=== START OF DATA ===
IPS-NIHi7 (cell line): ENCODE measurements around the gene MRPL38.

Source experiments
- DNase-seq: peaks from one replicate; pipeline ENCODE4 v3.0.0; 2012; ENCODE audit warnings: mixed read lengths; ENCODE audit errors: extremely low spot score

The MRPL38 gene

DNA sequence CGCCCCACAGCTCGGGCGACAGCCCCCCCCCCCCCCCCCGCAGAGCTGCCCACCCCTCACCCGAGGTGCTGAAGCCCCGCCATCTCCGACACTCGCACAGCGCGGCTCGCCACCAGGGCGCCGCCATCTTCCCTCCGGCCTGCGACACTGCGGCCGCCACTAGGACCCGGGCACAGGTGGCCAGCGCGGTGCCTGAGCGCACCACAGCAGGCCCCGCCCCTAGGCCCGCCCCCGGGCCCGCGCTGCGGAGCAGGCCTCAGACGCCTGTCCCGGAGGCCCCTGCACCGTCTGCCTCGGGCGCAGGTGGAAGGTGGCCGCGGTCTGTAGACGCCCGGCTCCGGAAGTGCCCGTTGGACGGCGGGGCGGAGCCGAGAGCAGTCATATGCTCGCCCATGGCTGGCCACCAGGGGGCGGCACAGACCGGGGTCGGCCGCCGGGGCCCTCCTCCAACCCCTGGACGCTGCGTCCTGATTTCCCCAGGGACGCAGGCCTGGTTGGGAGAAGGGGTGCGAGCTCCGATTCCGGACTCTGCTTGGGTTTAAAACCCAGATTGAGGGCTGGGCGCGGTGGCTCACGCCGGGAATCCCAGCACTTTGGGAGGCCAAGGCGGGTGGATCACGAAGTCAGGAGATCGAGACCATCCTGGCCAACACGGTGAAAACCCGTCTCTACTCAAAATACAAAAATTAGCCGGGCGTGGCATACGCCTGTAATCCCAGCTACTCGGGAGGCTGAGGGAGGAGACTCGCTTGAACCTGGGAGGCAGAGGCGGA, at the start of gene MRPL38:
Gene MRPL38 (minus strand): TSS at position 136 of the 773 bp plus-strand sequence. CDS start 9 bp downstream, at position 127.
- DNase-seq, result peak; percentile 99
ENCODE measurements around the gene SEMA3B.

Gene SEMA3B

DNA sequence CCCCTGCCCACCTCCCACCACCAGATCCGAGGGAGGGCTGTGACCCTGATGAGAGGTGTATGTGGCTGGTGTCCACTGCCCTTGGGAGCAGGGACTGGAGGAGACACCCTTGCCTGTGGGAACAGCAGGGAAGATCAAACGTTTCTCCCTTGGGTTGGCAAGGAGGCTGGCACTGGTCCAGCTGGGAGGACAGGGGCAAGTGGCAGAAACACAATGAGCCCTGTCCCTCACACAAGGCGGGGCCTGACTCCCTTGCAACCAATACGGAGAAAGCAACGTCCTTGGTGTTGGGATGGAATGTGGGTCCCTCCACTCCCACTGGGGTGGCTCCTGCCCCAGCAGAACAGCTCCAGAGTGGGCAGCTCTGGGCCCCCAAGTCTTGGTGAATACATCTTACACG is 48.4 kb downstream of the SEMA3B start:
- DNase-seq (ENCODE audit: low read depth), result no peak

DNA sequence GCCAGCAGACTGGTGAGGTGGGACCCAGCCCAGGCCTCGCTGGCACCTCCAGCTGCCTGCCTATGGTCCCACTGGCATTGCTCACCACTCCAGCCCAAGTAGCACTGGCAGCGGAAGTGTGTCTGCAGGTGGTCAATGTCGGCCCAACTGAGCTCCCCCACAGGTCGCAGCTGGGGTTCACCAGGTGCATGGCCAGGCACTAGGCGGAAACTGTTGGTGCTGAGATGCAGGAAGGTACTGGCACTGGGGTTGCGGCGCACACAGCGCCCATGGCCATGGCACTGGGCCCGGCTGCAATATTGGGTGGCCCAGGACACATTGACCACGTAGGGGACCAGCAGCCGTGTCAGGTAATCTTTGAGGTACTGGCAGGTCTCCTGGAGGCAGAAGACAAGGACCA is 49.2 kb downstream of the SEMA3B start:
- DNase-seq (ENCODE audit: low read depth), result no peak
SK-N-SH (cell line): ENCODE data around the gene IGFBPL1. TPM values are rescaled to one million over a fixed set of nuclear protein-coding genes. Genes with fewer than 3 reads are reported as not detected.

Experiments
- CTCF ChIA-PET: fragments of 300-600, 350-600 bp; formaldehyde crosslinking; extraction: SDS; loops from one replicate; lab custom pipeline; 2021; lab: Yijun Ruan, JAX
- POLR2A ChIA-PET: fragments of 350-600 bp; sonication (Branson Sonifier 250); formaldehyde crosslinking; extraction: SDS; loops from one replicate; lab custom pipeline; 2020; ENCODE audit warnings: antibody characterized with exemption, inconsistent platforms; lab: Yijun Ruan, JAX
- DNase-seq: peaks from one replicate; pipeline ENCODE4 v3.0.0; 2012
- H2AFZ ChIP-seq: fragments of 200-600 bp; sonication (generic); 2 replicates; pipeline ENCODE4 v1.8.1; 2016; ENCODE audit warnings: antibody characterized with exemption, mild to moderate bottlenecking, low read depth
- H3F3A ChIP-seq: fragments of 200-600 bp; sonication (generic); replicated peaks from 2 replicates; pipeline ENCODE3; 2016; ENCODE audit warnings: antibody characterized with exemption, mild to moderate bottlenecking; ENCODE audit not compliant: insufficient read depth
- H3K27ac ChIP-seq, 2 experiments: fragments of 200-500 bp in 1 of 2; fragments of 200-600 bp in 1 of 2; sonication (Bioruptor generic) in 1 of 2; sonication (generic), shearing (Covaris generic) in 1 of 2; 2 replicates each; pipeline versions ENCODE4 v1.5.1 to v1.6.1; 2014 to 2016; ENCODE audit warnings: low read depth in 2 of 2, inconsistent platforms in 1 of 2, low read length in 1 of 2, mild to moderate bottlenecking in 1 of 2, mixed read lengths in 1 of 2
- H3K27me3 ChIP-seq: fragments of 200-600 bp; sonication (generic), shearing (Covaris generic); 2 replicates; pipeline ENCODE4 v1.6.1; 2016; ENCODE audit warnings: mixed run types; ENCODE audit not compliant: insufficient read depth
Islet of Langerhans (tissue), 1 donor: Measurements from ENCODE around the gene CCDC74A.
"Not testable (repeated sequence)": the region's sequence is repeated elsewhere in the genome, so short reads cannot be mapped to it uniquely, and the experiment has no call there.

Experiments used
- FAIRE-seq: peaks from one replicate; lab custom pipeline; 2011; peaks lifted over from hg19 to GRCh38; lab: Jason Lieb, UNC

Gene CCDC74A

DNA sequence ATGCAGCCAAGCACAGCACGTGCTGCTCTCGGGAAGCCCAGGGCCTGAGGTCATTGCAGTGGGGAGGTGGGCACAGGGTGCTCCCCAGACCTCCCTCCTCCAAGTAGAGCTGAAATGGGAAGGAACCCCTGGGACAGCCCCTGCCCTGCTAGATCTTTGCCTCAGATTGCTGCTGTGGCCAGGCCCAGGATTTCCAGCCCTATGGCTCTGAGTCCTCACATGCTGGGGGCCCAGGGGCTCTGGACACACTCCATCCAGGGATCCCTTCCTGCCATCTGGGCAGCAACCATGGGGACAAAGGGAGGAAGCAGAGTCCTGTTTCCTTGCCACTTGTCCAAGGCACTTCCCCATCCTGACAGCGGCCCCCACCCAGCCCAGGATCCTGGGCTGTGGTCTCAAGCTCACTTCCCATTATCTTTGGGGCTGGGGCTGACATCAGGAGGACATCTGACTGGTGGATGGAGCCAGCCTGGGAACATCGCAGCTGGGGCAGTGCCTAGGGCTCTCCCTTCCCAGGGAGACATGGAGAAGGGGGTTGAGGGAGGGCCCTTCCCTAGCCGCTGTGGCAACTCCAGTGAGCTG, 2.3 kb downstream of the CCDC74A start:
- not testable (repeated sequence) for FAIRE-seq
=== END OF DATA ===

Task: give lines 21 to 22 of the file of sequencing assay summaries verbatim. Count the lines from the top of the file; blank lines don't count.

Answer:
- H3K27ac ChIP-seq, 2 experiments: fragments of 200-500 bp in 1 of 2; fragments of 200-600 bp in 1 of 2; sonication (Bioruptor generic) in 1 of 2; sonication (generic), shearing (Covaris generic) in 1 of 2; 2 replicates each; pipeline versions ENCODE4 v1.5.1 to v1.6.1; 2014 to 2016; ENCODE audit warnings: low read depth in 2 of 2, inconsistent platforms in 1 of 2, low read length in 1 of 2, mild to moderate bottlenecking in 1 of 2, mixed read lengths in 1 of 2
- H3K27me3 ChIP-seq: fragments of 200-600 bp; sonication (generic), shearing (Covaris generic); 2 replicates; pipeline ENCODE4 v1.6.1; 2016; ENCODE audit warnings: mixed run types; ENCODE audit not compliant: insufficient read depth